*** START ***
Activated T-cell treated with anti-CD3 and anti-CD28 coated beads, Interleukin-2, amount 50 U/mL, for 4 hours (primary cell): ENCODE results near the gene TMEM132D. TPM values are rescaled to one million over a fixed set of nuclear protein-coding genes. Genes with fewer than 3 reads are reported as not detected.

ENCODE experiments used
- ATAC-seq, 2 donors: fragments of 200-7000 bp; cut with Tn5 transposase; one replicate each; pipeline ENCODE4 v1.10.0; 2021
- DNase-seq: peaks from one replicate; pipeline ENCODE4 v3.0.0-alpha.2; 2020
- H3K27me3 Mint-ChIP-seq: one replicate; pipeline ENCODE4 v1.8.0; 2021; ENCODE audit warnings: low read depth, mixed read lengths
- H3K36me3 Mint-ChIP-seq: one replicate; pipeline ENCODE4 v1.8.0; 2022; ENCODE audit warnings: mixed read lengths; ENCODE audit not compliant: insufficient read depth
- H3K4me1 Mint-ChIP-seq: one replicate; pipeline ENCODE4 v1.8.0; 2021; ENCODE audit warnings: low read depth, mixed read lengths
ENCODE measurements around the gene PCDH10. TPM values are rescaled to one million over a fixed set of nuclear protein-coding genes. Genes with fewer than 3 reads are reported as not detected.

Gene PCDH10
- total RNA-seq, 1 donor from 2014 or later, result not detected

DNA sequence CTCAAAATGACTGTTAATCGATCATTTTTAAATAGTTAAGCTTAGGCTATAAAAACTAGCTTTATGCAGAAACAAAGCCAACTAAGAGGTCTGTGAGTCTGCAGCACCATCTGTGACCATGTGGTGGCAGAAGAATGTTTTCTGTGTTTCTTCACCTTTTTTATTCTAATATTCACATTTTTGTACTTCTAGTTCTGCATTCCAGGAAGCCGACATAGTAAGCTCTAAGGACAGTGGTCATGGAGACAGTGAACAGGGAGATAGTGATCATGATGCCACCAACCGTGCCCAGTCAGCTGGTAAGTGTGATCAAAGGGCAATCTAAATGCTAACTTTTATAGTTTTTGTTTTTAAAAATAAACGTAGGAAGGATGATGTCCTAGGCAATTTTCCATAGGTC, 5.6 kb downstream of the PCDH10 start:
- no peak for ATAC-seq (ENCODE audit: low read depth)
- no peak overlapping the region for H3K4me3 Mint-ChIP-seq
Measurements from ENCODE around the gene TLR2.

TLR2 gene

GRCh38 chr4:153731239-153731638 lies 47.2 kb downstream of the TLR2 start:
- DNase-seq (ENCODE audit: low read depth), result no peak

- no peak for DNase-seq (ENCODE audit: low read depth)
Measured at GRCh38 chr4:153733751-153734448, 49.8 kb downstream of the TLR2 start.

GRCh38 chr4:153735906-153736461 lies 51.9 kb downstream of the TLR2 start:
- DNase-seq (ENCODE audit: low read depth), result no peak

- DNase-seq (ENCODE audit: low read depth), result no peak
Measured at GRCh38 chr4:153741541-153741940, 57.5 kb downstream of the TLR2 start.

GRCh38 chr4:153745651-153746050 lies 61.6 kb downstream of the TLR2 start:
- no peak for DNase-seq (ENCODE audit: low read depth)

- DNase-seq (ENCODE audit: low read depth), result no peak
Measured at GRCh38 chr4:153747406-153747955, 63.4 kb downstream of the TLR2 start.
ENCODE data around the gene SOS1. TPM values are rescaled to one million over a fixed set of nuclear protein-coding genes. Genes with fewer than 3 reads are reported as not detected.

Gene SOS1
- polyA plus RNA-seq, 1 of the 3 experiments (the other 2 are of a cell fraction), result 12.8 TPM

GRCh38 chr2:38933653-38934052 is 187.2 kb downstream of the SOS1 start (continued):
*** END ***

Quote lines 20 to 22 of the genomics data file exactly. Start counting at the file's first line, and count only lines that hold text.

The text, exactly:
GRCh38 chr4:153735906-153736461 lies 51.9 kb downstream of the TLR2 start:
- DNase-seq (ENCODE audit: low read depth), result no peak

- DNase-seq (ENCODE audit: low read depth), result no peak